Opinions of a Hearing Impaired Remote Worker

In the span of a couple weeks, I had a few moments that sparked thoughts on what it's like being a hard of hearing remote worker.

  1. A manager friend of mine hired a remote worker who has a hearing impairment and wanted thoughts on what he can do to be accommodating
  2. A tweet was shared with me that was asking for ways to get into the coding world that is accessible. link
  3. Ensuing discussions among a couple of coworkers, and friends, who also have hearing impairments of various levels.

If you have someone under you who is hard of hearing, or you even work with someone who is, here are some things I shared that might benefit:

Follow-up actively during phone conversations with groups. #

While on conference calls with your team, especially with clients or with a lot of cross-talk, I've found it extremely helpful to have my managers keep me in the loop during conversations.

This can be with a quick Slack message of "We're now talking about X." This helps me switch my thoughts over and stay involved. I could've missed a key word or phrase and I'm struggling to play catch-up on what exactly we're talking about, and this side note is vital.

Accents and sentence structures are ALWAYS problematic #

If you're asked to repeat, try rephrasing the sentence.

Regularly, I will miss a single word, likely due to where it is in the sentence. When asked to repeat, people commonly recite the exact phrase again... and again. But that word doesn't become any more clear due to where it is in the sentence. Rephrasing can help this, otherwise I have to recite the entire sentence back, with a spot where the "blank" is, and then ask for that blank.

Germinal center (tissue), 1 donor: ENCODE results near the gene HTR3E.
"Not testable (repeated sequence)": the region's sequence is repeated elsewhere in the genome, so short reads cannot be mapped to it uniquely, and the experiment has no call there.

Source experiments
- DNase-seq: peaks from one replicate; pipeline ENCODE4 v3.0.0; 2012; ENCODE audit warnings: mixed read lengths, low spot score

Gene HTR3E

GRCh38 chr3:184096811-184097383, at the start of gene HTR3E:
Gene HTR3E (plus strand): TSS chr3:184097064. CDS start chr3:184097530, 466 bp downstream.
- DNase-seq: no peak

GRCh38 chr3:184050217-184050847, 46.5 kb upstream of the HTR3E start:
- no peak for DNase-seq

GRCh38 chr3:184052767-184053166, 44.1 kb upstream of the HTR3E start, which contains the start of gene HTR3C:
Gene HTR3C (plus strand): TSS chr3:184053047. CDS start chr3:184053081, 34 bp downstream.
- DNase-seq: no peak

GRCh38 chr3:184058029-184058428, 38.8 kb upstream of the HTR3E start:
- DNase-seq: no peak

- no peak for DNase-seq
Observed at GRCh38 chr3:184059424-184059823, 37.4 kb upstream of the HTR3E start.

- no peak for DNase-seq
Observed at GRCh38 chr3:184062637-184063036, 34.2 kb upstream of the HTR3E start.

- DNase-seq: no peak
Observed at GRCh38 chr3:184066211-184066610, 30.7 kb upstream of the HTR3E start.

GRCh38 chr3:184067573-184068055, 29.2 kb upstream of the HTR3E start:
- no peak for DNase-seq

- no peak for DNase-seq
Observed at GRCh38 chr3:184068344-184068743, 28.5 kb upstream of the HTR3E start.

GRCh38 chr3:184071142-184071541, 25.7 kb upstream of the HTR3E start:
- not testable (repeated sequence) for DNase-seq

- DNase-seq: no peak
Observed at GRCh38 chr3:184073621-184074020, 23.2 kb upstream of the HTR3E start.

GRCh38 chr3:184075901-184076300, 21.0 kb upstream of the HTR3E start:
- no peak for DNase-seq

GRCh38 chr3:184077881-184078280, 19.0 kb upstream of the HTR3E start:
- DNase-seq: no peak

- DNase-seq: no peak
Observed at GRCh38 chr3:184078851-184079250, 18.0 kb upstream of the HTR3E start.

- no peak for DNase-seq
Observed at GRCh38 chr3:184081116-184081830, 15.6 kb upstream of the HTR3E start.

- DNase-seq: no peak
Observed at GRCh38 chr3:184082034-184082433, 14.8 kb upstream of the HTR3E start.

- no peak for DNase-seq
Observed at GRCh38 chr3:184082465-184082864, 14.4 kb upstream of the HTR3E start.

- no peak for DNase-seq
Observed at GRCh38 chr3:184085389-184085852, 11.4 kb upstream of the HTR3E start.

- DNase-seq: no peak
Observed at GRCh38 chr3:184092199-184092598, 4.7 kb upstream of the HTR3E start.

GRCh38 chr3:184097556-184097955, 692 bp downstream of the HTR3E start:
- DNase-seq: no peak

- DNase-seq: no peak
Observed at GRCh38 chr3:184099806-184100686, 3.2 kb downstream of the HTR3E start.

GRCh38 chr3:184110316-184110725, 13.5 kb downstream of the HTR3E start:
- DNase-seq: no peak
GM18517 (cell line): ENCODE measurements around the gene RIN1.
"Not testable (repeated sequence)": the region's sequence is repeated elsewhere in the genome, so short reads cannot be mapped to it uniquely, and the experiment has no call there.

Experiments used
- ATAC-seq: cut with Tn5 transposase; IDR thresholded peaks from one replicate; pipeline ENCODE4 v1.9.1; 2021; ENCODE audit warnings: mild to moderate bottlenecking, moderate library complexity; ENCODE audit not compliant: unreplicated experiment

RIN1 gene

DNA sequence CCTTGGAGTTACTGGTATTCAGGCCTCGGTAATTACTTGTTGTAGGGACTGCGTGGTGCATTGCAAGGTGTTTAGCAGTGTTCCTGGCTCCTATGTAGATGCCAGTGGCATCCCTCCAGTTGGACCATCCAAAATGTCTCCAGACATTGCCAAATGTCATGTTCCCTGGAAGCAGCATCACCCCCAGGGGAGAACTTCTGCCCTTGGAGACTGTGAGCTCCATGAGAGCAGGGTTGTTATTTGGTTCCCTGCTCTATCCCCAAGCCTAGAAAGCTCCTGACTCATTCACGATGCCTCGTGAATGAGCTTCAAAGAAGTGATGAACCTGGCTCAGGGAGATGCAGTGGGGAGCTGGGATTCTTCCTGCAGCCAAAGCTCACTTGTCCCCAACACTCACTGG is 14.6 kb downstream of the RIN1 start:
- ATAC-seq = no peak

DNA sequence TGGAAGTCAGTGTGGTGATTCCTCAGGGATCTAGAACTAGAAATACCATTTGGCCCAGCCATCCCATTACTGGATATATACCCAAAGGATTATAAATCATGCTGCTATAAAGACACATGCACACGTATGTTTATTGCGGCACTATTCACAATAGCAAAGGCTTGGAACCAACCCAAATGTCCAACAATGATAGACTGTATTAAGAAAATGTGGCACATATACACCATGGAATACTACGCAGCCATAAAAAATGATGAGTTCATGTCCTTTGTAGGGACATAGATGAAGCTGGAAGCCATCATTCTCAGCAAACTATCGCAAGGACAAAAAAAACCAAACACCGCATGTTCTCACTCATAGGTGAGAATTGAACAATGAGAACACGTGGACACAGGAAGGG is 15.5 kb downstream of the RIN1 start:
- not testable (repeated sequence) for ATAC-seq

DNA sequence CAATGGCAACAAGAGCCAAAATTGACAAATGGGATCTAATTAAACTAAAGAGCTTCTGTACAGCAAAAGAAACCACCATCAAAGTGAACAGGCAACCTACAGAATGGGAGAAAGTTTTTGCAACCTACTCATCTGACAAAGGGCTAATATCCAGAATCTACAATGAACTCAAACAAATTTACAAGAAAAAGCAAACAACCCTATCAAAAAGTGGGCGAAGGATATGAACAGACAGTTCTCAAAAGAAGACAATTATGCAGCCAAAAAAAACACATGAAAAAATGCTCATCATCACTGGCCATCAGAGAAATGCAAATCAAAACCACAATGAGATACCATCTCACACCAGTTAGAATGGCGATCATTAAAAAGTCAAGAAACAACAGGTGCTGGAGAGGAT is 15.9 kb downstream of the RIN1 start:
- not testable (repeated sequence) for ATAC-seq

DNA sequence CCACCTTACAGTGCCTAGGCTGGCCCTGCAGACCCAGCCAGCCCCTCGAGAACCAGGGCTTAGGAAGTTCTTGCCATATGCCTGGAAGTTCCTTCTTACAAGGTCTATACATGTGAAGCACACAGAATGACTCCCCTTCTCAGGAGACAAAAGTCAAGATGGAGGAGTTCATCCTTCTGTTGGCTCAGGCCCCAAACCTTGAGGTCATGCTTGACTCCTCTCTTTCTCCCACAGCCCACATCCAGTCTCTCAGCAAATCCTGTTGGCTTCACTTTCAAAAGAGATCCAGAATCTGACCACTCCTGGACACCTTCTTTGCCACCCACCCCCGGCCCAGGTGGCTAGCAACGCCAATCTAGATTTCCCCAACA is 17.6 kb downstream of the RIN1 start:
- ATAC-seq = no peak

However, sometimes it's the accent that is causing trouble more than the sentence structure. At which point, someone else saying the question might help. If all that fails, revert to the previous bullet point (message them).

If you're asking a question, or have something directed towards them, say their name FIRST

  • It causes us to focus on the next few words (after being lost in the noise)
  • It's a good idea to confirm that they heard their name first, make sure they're aware and ready for what's next.

This is the difference between "Hey, John, got a question for you" or "John, I was wondering..." vs "{5 minute description of an issue}... any thoughts, John?"

Avoid Speakerphones #

Optimally there wouldn't be a speakerphone at all (everyone on their own mic), but as that's unlikely, especially in an office, when you do use a speakerphone:

Make a concerted effort to be close to it and try to point conversations with others in the room towards it, even if the conversation doesn't directly involve the person(s) on the other end of the line.

Encourage and/or pay for good audio #

Help the employee get a good pair of headphones. I've benefited from my AKG 361's, but it should be noted that everyone has different levels of deafness and hearing, and not everyone will benefit from the same brand or model.

Also, a good speakerphone system in rooms that are properly sound dampened. Due to feedback from remote workers, and continued issues with sound quality, we're overhauling our conference room audio at my current employment.

Video is always better than audio-only #

Whenever possible, be on camera. I always take the initiative and turn on my camera, which usually entices the rest of the team to turn theirs on as well.

Being on camera lets us see your face, which means we can gain more insight as to the tone and intention of your words. Not to mention the ability to read your lips.